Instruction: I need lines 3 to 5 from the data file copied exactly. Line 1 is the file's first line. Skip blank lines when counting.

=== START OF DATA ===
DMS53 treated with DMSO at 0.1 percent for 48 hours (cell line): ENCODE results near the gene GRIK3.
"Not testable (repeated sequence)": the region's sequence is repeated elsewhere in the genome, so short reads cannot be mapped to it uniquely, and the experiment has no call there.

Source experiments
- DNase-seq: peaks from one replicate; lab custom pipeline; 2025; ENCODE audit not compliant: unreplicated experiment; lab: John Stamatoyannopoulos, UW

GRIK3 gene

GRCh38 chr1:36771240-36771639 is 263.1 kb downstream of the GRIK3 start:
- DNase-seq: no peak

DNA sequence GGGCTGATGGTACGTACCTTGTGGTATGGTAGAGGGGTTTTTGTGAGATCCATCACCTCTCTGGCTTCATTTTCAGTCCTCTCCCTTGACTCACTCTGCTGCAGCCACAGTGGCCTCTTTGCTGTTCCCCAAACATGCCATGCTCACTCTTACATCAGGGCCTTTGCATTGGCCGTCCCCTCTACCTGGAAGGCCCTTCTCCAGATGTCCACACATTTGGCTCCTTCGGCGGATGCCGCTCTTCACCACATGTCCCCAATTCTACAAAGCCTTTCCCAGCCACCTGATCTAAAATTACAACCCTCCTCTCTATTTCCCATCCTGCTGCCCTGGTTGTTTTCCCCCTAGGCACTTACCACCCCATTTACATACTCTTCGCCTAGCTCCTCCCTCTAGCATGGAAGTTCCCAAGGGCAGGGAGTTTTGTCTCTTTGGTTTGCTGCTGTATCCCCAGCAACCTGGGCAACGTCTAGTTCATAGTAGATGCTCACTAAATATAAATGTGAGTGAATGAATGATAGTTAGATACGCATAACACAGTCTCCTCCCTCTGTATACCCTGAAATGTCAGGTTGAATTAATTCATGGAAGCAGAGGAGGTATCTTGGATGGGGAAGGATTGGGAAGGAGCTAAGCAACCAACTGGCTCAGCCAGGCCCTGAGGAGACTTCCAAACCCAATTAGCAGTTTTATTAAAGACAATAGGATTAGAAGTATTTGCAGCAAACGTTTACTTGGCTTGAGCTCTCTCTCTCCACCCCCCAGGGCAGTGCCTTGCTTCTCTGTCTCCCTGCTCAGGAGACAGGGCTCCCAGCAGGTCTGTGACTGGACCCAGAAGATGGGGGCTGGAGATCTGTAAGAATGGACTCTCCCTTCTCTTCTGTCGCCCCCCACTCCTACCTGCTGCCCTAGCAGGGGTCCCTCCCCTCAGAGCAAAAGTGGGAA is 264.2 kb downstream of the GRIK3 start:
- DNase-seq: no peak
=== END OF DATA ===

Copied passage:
Source experiments
- DNase-seq: peaks from one replicate; lab custom pipeline; 2025; ENCODE audit not compliant: unreplicated experiment; lab: John Stamatoyannopoulos, UW

GRIK3 gene